Operation IceBridge – NASA’s Flying Lab

In an attempt to survey the landscape of Antarctica and the Arctic, NASA works with networking constraints similar to those of the Curiosity rover, keeping in touch with the ground crew at worse-than-dial-up speeds using the lowest-bandwidth method possible: Internet Relay Chat.

Yes, IRC. NASA launched Operation Ice Bridge to conduct aerial surveys between 2010 and 2015. The previous method of using a laser sensor began failing, and the new laser won’t be operational until 2015, hence the need for Operation IceBridge.

Flying 500 meters above the surface in a precisely-planned pattern over the Antarctic ice sheets, the OIB aircraft carries ice-penetrating radar, a gravimeter for measuring variations in the density of the ice below, and  laser altimeter that combines GPS data with laser measurements to build a precise record of the elevation of the ice sheets.

Because of the poor satellite coverage in the Antarctic, the refitted vintage Douglas DC-8 airliner can’t use the Inmarsat BGAN service it normally uses for voice and data communication channels. It’s not practical for OIB’s flying laboratory and other science on the move to try to lock in on TDRS or GOES-3; the only real option is to use the Iridium satellite network, which is pretty much the equivalent of dial-up.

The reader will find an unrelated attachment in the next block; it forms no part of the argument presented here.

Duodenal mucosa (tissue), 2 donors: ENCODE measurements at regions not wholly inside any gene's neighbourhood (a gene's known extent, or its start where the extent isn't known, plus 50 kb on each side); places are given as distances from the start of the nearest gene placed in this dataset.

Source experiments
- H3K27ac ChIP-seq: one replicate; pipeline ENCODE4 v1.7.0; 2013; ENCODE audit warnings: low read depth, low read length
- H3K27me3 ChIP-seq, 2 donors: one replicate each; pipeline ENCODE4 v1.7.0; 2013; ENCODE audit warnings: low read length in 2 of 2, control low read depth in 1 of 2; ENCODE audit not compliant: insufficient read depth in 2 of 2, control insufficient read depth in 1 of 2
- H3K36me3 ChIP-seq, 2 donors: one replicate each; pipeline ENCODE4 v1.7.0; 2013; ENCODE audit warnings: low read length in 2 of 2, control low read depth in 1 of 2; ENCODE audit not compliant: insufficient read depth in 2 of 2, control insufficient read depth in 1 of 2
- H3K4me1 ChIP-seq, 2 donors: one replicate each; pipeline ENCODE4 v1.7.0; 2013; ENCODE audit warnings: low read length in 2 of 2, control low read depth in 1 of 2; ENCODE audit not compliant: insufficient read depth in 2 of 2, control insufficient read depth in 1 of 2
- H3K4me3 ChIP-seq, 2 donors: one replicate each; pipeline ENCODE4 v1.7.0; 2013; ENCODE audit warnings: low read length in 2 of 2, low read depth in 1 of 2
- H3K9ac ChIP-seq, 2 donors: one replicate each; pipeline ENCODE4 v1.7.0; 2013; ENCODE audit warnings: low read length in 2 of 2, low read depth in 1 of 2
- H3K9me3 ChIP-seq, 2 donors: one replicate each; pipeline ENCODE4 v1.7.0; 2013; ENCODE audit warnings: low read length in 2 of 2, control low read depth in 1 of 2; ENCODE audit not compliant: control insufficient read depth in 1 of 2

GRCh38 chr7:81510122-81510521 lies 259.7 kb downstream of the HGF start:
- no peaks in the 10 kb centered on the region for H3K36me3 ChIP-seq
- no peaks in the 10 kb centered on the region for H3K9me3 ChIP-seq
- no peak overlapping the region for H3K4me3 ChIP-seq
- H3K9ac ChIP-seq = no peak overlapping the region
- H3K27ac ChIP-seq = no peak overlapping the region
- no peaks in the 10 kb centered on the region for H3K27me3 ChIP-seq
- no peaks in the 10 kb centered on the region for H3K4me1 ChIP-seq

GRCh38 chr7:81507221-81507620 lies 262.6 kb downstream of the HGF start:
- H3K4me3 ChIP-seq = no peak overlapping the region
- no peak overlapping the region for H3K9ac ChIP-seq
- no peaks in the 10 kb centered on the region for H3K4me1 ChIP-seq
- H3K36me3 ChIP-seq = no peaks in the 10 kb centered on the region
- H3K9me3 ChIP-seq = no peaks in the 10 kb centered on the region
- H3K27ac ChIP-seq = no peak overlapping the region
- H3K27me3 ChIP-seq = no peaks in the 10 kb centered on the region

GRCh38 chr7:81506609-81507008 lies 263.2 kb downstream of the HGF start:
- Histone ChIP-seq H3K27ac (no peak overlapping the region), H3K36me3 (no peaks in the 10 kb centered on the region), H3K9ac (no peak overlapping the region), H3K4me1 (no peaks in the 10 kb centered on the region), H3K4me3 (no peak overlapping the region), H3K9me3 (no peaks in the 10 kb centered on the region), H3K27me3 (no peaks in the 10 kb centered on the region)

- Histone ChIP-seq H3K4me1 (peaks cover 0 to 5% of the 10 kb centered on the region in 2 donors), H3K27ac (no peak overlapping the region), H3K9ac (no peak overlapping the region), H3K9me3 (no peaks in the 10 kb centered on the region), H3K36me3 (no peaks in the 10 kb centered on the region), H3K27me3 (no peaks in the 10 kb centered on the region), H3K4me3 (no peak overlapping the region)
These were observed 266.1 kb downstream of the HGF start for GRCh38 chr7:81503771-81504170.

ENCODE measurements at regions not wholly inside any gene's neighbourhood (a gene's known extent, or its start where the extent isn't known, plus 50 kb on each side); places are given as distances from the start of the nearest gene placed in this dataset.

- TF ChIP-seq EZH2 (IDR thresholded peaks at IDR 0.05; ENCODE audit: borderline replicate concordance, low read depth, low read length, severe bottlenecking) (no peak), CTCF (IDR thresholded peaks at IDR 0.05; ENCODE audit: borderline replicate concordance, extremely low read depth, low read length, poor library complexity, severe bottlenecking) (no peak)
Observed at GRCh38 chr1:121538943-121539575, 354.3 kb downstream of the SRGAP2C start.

Iridium’s 66 low-orbit satellites zip around Earth in near-polar orbits. Since they orbit at just 470 miles or so above the Earth, they don’t require directional antennas or the kind of broadcast power needed for most satellite communications. Unfortunately  this means he satellites quickly pass in and out of range, and connections have to be passed off from one to the other.

Operation Ice Bridge squeezes all it can out of Iridium the old-fashioned way—by multiplexing over PPP Multilink. By aggregating the connections, the OIB flying lab gets about 9600 bits per second of bandwidth. Over that BBS-worthy bandwidth, Operation Ice Bridge pushes and pulls three main types of data. One of them is IRC chat, which allowed for the crew on the DC-8 to coordinate with the ground crew in Punta Areas, Chile, and has also been used during the summer to coordinate with weather forecasters for thunderstorm-chasing over Kansas.

he DC-8 also sends back an ASCII-based telemetry stream over the Iridium connection, providing the aircraft’s location as well as some meteorological sensor data. Another stream of data that comes over the multiplexed Iridium channels is a feed of weather and satellite data from the ground station. Certain missions flown by NASA’s Earth Science Division have changed their flight plans in mid-air based on updated satellite data.